If metropolitan France has set up an experiment with therapeutic cannabis, Polynesia has been deprived of it. the Economic, Social and Cultural Council of French Polynesia has in fact issued a negative advisory opinion on its extension in the archipelago and the Polynesian Assembly has not taken control of the subject.
The local legislative authorities have however reiterated the need to legalize therapeutic cannabis for Polynesian patients. But nothing can be done without the agreement of the State, including scientific research around the plant, which is still prohibited.
Nicole Sanquer, president of the green and white party, had tabled a bill relating to the experimentation of therapeutic cannabis last year. “She is still on the table at the meeting. We examined it in committee for the first time, but the examination was postponed. A text proposal qualified as incomplete by the majority, which had announced its own text on the subject.
“We have not seen the country bill emanating from the government for the end of the first quarter of 2022”, notes however Nicole Sanquer.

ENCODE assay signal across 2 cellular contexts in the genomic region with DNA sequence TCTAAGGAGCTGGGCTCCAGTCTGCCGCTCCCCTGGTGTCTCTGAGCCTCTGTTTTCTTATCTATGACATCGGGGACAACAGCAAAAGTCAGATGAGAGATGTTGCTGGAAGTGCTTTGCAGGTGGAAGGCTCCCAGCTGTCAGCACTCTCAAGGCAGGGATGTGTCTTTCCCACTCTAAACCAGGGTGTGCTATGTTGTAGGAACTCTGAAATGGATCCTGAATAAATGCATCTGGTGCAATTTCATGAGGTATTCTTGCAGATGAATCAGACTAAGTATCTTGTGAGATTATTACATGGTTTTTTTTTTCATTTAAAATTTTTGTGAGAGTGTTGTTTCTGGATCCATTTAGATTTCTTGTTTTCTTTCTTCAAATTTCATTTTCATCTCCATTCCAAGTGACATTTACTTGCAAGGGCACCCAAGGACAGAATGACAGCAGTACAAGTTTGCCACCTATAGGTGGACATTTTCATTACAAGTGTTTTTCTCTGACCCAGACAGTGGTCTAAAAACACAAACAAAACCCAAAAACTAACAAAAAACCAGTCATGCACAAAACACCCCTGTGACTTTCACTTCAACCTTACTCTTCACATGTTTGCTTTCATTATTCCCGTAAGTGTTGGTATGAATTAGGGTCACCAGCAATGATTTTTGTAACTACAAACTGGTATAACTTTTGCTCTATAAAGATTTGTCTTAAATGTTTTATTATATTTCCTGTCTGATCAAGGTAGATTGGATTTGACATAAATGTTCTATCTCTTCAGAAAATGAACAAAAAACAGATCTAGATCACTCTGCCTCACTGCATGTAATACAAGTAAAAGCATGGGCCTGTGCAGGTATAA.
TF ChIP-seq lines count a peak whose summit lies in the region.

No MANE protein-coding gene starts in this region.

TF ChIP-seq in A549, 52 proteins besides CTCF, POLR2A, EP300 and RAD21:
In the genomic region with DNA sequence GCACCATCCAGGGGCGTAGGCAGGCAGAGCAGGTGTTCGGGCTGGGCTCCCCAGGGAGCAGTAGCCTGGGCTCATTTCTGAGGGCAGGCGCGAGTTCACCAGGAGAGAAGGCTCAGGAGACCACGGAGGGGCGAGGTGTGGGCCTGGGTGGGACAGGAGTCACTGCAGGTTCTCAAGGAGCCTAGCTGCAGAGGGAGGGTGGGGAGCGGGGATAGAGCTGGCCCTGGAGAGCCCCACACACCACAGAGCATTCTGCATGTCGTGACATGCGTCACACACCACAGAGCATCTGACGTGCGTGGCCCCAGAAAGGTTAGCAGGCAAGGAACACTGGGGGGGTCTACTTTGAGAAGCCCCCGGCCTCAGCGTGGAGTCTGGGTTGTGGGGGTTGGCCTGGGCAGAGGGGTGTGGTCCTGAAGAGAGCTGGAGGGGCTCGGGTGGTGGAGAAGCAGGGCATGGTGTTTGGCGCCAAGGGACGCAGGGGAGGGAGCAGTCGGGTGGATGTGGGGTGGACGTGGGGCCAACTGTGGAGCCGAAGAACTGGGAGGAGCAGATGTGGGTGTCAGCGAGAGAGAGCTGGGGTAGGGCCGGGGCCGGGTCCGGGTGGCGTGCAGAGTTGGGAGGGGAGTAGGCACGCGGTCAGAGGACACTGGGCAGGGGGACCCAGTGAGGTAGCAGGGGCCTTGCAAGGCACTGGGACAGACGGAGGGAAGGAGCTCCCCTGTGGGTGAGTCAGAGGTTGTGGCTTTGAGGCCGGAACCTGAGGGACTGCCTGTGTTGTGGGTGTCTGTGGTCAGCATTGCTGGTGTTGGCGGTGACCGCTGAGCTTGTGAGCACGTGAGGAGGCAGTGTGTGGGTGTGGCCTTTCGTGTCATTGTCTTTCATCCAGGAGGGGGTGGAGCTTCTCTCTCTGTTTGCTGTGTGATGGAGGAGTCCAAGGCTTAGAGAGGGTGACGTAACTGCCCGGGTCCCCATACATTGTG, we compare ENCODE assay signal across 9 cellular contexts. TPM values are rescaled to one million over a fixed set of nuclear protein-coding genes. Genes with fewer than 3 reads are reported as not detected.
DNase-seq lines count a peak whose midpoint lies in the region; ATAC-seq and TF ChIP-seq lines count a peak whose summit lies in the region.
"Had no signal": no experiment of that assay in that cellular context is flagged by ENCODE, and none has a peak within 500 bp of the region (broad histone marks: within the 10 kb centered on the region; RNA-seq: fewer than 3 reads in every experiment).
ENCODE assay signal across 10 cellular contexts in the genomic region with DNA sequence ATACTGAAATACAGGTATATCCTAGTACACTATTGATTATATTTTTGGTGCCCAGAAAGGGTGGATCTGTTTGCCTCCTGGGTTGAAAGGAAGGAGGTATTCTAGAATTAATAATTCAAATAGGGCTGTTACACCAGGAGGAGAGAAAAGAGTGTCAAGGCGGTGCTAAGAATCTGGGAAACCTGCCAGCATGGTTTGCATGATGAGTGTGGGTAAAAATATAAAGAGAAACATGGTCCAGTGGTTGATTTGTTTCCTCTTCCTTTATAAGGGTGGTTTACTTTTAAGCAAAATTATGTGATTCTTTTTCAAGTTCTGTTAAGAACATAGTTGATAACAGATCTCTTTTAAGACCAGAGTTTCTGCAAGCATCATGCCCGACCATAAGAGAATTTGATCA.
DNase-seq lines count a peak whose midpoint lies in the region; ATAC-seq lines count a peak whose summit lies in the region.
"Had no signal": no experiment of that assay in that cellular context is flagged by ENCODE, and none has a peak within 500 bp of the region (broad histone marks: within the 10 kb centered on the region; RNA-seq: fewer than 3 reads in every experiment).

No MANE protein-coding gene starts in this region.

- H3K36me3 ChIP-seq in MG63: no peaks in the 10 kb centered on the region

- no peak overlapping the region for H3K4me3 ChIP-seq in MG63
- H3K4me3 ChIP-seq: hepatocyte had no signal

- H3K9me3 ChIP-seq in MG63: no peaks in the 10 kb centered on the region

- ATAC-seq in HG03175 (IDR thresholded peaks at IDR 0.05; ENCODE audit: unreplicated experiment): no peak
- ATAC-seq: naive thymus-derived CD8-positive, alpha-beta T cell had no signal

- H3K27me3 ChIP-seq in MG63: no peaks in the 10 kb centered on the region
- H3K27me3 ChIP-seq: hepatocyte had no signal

If the solution is simple, remove cannabis from the list of controlled substances and modify the 2014 decree to authorize its use for therapeutic purposes, blocking is political. The elected official asked the chairman of the health commission, John Toromona, to set up an information mission on the subject, like the one that had taken place in mainland France, in order to “help on reflection” the government.
Philippe Cathelain, president of the Polynesian Hemp Union (SPC), reminds Tahiti Infos that politics has everything in its hands.
“They have everything, the Minister of Health, the President of the country. But why isn’t it moving forward? he asks.
Karl Anihia, president of the Tahiti Herb Culture (THC) association, assures him that “it’s simply a lack of political will”.
They both recall that civil society, through THC or SPC, is ready to come and lend a hand. “We must depoliticize” this loose debate Philippe Cathelain.
And the establishment of this mission of information through the health commission, could, according to them, contribute to it.
“We should have done it last year with Virginie Bruant. In fact, we lost a year for nothing and we are going back with the new president (John Toromona, the new president of the health commission, editor’s note) and we hope that he will have enough courage to go through with the promises made, namely that he is ready to take up this dossier and move it forward”.
Pending medical or recreational legalization, 1 in 5 households would plant cannabis in Polynesia, i.e. 60,000 consumers according to the only existing study.